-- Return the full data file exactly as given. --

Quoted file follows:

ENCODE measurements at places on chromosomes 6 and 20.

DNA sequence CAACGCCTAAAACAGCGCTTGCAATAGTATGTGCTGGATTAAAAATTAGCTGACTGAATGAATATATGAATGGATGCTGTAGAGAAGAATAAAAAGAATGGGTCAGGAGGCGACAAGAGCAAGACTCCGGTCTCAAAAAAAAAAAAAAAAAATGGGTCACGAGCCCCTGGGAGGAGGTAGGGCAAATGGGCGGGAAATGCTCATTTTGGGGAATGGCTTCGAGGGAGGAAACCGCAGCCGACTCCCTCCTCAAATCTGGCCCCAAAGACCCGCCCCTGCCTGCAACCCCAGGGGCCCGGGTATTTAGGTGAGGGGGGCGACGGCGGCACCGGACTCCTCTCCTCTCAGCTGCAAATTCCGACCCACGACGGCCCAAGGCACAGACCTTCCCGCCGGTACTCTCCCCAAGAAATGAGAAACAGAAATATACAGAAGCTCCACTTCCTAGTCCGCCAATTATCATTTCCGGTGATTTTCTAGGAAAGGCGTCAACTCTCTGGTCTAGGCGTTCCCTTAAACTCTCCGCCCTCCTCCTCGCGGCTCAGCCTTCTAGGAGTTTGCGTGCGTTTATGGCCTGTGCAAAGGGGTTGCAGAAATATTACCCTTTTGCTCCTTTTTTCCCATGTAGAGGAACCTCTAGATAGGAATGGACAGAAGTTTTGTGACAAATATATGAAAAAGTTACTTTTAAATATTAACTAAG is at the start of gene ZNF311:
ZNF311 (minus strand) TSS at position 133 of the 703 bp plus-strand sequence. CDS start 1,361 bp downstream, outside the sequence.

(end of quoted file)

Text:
ENCODE measurements at places on chromosomes 6 and 20.

DNA sequence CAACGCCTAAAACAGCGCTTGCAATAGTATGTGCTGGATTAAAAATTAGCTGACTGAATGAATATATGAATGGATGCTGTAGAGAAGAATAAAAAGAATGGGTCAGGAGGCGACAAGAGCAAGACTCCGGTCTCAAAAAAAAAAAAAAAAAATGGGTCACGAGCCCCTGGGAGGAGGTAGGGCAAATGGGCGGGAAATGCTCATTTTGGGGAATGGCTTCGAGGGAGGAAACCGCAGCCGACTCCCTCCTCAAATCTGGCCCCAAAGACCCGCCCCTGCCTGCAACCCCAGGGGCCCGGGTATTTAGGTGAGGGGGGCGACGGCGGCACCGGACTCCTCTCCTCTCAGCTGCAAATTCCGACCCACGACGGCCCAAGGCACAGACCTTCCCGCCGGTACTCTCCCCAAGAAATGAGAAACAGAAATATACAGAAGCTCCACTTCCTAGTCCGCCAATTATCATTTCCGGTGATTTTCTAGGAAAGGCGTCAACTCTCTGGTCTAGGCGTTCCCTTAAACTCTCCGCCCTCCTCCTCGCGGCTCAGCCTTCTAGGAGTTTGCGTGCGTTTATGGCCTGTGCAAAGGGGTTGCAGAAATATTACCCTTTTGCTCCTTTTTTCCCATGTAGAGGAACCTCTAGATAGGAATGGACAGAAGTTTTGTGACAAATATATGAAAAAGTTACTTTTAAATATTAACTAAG is at the start of gene ZNF311:
ZNF311 (minus strand) TSS at position 133 of the 703 bp plus-strand sequence. CDS start 1,361 bp downstream, outside the sequence.